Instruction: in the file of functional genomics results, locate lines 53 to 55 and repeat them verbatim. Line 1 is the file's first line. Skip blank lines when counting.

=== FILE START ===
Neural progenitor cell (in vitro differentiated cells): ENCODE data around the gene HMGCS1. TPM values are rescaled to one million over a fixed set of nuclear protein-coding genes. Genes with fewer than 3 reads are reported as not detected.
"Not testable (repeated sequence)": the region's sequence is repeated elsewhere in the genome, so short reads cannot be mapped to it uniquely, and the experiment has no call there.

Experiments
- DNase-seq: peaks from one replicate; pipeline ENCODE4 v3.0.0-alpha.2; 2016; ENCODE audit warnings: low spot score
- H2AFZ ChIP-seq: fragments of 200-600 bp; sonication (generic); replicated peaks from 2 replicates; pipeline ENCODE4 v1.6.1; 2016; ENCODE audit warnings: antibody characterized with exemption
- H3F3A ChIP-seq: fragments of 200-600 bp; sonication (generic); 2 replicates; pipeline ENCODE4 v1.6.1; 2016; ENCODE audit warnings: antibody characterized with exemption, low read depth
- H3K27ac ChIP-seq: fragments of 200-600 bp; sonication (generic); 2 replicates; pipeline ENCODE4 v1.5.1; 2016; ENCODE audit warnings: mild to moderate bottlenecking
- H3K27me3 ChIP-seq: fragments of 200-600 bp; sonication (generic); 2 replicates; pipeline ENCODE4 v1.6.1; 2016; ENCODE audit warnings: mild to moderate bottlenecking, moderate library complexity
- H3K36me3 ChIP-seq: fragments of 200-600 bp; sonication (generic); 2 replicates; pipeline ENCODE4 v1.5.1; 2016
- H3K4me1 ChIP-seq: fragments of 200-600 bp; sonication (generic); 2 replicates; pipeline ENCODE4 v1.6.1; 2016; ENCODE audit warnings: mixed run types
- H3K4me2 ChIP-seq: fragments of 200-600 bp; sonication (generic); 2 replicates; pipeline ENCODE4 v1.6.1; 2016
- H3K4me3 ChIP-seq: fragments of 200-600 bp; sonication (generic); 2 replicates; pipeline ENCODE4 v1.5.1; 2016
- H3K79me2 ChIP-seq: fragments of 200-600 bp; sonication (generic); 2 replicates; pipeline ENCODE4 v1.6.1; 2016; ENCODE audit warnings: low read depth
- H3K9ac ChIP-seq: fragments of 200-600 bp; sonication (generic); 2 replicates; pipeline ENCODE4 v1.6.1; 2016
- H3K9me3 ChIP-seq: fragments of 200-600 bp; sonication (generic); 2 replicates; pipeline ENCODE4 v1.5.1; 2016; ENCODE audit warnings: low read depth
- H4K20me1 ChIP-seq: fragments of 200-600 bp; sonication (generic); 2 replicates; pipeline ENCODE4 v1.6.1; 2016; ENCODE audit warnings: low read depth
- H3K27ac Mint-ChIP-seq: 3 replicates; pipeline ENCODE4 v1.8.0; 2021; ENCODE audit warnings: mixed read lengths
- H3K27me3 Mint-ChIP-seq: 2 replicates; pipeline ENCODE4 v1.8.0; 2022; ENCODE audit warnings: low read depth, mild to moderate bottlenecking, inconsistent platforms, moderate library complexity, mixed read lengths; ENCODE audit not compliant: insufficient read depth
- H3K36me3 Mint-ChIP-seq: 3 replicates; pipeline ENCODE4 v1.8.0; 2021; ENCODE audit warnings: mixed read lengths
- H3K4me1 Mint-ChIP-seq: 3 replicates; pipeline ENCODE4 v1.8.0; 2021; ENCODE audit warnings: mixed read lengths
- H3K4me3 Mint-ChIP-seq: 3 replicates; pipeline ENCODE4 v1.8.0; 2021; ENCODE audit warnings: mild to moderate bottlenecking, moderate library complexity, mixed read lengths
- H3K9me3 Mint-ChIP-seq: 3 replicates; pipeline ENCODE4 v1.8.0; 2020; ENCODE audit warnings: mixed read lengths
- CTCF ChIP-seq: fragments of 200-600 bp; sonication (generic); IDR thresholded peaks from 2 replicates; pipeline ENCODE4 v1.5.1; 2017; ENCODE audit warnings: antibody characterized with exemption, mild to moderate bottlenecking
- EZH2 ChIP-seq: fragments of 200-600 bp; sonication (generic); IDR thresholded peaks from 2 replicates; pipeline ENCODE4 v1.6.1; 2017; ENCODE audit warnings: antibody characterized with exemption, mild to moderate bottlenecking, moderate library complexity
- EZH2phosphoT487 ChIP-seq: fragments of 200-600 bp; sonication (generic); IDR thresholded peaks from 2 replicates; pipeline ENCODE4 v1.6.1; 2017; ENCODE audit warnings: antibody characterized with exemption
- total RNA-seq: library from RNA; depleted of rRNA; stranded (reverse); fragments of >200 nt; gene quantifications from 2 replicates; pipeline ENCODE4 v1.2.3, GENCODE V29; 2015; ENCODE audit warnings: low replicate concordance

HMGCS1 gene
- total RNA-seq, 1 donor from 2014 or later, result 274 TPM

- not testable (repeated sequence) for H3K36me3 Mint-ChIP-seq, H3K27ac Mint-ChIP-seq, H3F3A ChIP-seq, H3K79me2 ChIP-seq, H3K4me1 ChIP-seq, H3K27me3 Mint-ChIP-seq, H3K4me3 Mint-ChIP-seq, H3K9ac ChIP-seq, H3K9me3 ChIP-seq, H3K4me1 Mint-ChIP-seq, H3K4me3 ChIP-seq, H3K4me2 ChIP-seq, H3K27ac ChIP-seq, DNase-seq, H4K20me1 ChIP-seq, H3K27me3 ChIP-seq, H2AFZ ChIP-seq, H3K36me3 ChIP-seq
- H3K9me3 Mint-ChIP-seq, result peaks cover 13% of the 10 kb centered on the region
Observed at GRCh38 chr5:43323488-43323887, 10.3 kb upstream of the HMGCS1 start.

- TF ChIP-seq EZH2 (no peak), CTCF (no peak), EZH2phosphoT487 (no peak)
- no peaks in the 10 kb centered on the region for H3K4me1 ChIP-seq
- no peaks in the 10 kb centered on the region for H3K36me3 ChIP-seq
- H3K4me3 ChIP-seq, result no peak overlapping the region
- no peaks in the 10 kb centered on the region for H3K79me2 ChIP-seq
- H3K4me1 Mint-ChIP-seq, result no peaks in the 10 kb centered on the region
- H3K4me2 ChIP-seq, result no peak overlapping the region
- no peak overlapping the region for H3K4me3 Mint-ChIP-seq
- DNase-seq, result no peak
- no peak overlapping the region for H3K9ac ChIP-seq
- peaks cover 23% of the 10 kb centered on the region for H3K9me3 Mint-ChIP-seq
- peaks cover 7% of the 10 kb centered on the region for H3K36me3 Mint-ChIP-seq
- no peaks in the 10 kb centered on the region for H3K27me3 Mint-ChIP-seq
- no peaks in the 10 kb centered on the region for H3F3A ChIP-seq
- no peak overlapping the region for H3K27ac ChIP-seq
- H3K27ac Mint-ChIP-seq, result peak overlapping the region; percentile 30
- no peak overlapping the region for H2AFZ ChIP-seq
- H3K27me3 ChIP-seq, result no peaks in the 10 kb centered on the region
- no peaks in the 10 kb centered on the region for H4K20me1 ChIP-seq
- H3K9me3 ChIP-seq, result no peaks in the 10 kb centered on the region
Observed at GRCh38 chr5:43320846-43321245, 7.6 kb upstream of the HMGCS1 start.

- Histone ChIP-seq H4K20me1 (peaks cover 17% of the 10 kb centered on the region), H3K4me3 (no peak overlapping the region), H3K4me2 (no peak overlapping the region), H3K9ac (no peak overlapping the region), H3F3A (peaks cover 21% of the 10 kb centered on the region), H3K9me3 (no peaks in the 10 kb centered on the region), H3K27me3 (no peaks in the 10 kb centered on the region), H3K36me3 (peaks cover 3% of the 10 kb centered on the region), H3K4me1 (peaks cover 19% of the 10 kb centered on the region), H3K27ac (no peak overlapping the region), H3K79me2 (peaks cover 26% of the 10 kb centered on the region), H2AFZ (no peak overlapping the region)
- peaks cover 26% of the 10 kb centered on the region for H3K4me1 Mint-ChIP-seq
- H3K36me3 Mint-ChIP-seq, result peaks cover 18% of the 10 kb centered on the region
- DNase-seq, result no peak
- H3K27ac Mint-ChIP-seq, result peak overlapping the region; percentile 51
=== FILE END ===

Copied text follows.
- Histone ChIP-seq H4K20me1 (peaks cover 17% of the 10 kb centered on the region), H3K4me3 (no peak overlapping the region), H3K4me2 (no peak overlapping the region), H3K9ac (no peak overlapping the region), H3F3A (peaks cover 21% of the 10 kb centered on the region), H3K9me3 (no peaks in the 10 kb centered on the region), H3K27me3 (no peaks in the 10 kb centered on the region), H3K36me3 (peaks cover 3% of the 10 kb centered on the region), H3K4me1 (peaks cover 19% of the 10 kb centered on the region), H3K27ac (no peak overlapping the region), H3K79me2 (peaks cover 26% of the 10 kb centered on the region), H2AFZ (no peak overlapping the region)
- peaks cover 26% of the 10 kb centered on the region for H3K4me1 Mint-ChIP-seq
- H3K36me3 Mint-ChIP-seq, result peaks cover 18% of the 10 kb centered on the region